North Sea oil and gas operators will welcome a recent decision by the UK High Court regarding the status of a well drilled in the inner Moray Firth under a joint operating agreement (JOA).
Mr Justice Popplewell said he had no hesitation in agreeing the Jacky J03 well was a production well and not an appraisal well, backing the view taken by majority well owners Ithaca Energy and Dyas UK.
Minority stakeholder North Sea Energy (NSE) had opposed the drilling of the well but under the rules of the JOA – as is general industry practice in the North Sea – NSE was “voted into” the project, and was still obliged to contribute to its cost.
Lawyers for NSE unsuccessfully argued that the company should have been entitled to opt out of contributing. Its case rested on the well in question not being a production well, but actually an appraisal well, to which different conditions and obligations were attached.
Oil wells generally fall under one of four categories of activity: exploration, appraisal, development and production. Appraisal is the phase carried out after a discovery has been made by an exploration well, but before the oil firm decides to apply for permission from the regulator to develop the find.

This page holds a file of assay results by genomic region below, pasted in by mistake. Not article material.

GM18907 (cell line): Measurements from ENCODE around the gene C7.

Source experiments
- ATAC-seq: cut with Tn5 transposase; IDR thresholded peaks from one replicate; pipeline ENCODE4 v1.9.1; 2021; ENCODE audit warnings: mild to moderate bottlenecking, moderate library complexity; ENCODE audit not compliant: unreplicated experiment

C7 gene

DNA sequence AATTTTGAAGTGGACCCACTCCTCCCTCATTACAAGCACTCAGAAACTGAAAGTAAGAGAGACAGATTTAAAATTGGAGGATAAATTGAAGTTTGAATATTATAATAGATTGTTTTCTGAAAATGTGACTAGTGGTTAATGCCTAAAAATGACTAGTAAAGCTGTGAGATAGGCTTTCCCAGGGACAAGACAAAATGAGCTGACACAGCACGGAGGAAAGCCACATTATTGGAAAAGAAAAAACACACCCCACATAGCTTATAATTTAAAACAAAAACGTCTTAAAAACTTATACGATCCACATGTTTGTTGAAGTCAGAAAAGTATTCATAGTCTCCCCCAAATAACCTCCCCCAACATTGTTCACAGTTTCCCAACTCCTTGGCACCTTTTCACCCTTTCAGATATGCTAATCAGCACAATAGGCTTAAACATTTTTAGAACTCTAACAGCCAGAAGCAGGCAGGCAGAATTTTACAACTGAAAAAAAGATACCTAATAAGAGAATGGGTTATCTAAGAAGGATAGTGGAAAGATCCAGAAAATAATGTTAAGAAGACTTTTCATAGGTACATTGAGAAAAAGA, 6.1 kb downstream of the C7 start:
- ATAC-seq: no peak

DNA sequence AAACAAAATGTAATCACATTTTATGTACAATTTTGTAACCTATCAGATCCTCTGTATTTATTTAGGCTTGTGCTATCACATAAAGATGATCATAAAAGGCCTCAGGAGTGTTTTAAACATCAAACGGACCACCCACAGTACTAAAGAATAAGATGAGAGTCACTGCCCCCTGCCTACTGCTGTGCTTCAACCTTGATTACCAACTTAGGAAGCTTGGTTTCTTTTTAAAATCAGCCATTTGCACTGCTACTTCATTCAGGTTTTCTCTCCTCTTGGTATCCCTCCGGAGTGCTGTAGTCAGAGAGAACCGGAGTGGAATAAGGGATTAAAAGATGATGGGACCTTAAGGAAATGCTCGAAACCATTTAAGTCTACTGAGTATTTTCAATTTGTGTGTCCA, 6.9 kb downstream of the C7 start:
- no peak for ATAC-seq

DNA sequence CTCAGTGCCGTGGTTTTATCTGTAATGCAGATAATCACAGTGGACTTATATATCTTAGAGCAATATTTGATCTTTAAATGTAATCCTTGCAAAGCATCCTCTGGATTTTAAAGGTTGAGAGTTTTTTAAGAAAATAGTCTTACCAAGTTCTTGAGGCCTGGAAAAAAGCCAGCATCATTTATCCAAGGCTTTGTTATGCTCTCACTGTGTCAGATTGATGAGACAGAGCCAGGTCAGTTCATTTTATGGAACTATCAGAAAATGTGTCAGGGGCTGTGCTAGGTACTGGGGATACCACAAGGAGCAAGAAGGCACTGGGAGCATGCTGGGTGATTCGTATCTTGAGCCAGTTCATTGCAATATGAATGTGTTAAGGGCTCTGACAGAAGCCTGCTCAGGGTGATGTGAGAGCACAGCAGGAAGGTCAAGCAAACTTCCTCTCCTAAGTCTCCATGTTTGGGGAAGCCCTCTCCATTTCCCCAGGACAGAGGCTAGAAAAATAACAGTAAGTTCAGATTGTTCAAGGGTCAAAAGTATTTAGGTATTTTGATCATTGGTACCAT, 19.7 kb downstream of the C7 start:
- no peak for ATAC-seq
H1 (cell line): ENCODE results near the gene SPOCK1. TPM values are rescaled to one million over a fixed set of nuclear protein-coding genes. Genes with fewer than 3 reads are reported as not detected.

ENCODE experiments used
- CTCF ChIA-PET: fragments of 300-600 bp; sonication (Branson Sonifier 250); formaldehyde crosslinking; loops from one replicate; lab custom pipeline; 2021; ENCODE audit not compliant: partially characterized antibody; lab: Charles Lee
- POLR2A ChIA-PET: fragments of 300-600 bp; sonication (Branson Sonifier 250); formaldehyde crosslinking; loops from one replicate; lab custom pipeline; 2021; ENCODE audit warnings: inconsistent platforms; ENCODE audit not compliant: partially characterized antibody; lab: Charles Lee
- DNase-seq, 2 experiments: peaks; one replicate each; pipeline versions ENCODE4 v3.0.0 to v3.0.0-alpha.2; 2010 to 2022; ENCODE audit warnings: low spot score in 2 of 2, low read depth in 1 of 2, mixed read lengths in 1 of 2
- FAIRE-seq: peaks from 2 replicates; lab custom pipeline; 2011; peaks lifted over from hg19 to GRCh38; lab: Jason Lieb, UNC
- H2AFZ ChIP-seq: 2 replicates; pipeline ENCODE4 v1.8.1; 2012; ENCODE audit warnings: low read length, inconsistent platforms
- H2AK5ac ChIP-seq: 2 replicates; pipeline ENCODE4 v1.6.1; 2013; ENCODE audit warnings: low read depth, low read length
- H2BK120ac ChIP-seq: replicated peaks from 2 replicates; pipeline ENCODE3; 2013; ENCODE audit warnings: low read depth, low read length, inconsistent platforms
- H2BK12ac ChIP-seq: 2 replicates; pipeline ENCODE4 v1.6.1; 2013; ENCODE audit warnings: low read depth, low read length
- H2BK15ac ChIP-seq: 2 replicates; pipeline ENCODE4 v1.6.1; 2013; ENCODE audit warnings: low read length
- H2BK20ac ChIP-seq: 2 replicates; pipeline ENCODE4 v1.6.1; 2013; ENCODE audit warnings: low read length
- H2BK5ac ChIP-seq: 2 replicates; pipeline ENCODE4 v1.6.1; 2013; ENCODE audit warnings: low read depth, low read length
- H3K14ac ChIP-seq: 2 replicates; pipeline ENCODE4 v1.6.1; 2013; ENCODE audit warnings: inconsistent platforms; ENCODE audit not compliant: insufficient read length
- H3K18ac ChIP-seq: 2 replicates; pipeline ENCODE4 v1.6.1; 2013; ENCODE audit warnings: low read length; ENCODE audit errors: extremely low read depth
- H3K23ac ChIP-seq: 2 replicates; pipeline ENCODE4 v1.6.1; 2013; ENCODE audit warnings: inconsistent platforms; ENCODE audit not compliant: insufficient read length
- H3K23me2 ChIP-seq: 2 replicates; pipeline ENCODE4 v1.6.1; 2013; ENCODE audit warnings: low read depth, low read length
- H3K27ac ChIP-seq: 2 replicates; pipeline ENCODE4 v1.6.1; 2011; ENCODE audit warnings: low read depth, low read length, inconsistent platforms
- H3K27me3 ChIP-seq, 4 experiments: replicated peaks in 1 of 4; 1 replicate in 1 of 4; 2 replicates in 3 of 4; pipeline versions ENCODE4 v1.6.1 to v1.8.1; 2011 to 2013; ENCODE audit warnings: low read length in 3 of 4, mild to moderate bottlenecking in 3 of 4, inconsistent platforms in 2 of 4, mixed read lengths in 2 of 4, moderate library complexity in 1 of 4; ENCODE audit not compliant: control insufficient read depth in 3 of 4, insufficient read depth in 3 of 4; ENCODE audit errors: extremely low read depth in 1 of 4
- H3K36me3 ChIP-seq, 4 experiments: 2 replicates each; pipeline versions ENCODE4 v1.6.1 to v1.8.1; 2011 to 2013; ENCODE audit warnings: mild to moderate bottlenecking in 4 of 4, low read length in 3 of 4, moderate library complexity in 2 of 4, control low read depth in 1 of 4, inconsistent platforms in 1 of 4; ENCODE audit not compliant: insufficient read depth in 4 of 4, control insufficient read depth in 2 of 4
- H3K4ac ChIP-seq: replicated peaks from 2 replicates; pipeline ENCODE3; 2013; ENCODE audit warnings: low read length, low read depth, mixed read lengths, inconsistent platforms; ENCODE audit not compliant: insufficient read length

North Sea oil and gas operations are commonly based on JOAs between several partners to spread the substantial investment costs and the risk. The lead partner, known as the operator, puts forward proposals to an operating committee made up of representatives from each partner, which then votes on whether a course of action or piece of expenditure should go ahead.
I believe Mr Popplewell’s 25-page ruling will provide added security to operators in the oil and gas industry.
Had this decision gone any other way, it would have shaken the basis of most North Sea oil and gas funding structures, with a potentially profound impact on further investment. The decision provides some security to operators and their partners that, when they make a decision in good faith to drill a particular type of well – and their documentation and future plans support this – they can be reasonably certain that, when the planning and drilling begins, the designation of the well and the funding arrangements supporting it will not later be open to challenge by a dissenting partner.
Katharine Davies is a partner in Pinsent Masons and a solicitor advocate specialising in commercial litigation and dispute resolution. Her firm represented Ithaca Energy in the case